Truckers request Saturday freight run
In the heart of the winter, Martha's Vineyard could run out of the fuel needed to heat houses and business. With current natural gas storage capacity only sufficient to meet day-to-day needs, a prolonged northeaster could precipitate a crisis.
That was the message delivered forcefully at a meeting between freight shippers and truckers and Steamship Authority (SSA) management Tuesday, in the boatline's Tisbury terminal office.
More than 20 Island truckers and business people representing major Island fuel, grocery and trucking interests attended the meeting hosted by SSA general manager Wayne Lamson and Gina Barboza, reservations manager.
SSA management called the meeting to discuss proposed 2008 schedules and a proposal to change the bulk freight reservation procedures. Under the current priority system, all food is included in one classification.
The proposed change would create four separate food classes, differentiating between truckers carrying perishable food and non-perishable food, and deliveries to one or two central locations versus multiple stops.
But much of the conversation focused on the need for increased and timelier freight service. The truckers said that in some cases shipping companies end up paying a man to sit in a truck while he waits for a boat.
"I hate to say it," said trucker Steve Araujo, "but its not little Martha's Vineyard anymore. If you're going to provide the service, please provide the service."
Of particular concern was the need for scheduled Saturday hazardous freight service during January and February and over holiday periods.
Only specially designated trips may carry fuel trucks. The SSA currently designates two trips coming to the Vineyard and three returning to the mainland as hazardous. No vehicles or trucks shorter than 20 feet are allowed on those boats.
Currently, the SSA does not schedule weekend hazardous freight service, although the need for such trips is increasing, fuel suppliers said.
Cliff Karako, general manager of Vineyard Propane, said he is the largest Island supplier of natural gas used for cooking and heating purposes. Mr. Karako said that due to demand and growth, shipments received in the morning and transferred to one of the company's four 30,000-gallon storage tanks are gone by the end of the day in the dead of the winter.
"We have one day of coverage," said Mr. Karako. He said that if a northeaster were to hit on a Friday or a Monday, disrupting freight service, the Island could potentially be without fuel for three to five days.
Although the past two winters were unusually mild, reducing demand, he said an unusually severe winter could result in serious problems. And demand will only continue to grow, he added.
Mr. Karako said his company planned to add additional storage tanks but had no way to gauge how long the regulatory process would take. In the interim, he said it is critical that the SSA add additional trips in the winter.
Mr. Karako said that he would guarantee three to four trucks. Others in the room said that they would also take advantage of a weekend hazardous trip.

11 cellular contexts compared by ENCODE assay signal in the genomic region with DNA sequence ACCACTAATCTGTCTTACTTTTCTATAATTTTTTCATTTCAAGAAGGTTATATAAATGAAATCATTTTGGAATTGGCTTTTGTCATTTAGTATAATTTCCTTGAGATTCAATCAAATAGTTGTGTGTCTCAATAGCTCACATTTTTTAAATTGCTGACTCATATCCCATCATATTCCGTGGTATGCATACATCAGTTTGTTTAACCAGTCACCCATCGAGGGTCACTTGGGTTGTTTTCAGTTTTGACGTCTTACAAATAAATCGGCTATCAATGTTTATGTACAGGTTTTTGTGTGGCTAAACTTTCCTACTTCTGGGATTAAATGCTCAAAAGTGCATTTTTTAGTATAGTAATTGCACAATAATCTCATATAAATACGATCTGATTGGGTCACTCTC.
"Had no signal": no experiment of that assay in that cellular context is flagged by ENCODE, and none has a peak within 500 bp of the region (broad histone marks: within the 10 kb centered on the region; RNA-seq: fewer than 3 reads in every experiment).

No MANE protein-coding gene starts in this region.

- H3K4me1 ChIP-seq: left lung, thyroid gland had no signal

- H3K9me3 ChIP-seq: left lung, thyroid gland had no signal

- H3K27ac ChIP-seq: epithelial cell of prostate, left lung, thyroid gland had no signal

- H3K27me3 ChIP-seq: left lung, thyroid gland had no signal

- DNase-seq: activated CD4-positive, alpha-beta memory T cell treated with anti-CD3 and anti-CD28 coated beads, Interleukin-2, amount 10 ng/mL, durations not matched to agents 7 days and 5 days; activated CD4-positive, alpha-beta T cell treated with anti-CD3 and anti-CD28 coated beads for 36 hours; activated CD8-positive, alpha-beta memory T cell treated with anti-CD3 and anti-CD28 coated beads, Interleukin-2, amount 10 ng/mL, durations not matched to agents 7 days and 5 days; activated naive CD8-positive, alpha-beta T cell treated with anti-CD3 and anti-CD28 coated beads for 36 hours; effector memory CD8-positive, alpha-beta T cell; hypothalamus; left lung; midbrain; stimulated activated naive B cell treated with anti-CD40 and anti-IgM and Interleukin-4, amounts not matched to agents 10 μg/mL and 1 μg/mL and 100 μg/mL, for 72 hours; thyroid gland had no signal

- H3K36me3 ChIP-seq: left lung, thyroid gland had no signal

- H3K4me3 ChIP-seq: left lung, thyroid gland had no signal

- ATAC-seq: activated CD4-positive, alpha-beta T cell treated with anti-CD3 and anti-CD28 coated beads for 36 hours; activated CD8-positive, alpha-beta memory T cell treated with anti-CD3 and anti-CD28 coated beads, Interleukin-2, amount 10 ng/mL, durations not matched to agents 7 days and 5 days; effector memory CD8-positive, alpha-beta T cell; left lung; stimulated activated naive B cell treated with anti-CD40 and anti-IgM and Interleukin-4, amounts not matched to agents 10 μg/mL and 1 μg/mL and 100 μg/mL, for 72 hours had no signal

Mr. Karako said that in December, January and February, he receives up to five trucks per day, or approximately 50,000 gallons. He can off-load three trucks per day. That requires a hazardous trip that allows enough time for unloading.
Mr. Karako said the company is discussing the need for added storage but expects that will take some time.
Ralph M. Packer Jr., owner of R.M. Packer Company, which supplies home heating oil and gasoline, said that this winter he would shift from barging and storing gasoline to shipping gasoline from mainland suppliers to his fuel stations using his company's trucks. He said new regulations made it almost impossible to maintain storage tanks. "You cannot believe what we have to do," said Mr. Packer about the regulations.
He asked the SSA to provide an afternoon hazardous trip so his drivers could return to the Island with fuel.
Mr. Lamson explained that a combination of Coast Guard regulations and union work rules restrict the boatline's flexibility in assigning crews and add to the costs of service that ultimately must be made up at the fare box. For example, he said, in some cases adding another boat run to a schedule means the SSA must bring on an entire crew. That crew must be paid for an entire shift, whether they are sailing or sitting at the dock.
Steve Bernier, owner of Cronig's Markets, asked, "Is it possible to get the other players in the room?" He suggested it would be productive to invite union members to be part of a discussion about work rules that hinder the boatline's flexibility.
Mr. Lamson looked surprised at the suggestion. The SSA recently reached agreement with members of the SSA's largest union, after more than three years of often tense negotiations that included drawn out battles over work rules.
He explained to Mr. Bernier that management is either operating under the terms of previously agreed contracts or negotiating the terms of new contracts. It is, he said, management's job to eliminate some of those work rules.
"Those union rules right now I think have us handcuffed," said Mr. Bernier.
Mr. Lamson said management would continue to discuss work rules and manning requirements.
As for this winter, he said the SSA could provide Saturday service, but the truckers would need to commit to the service, and there would be no refunds for cancellations.
Mr. Karako assured him that filling the boat would not be a problem.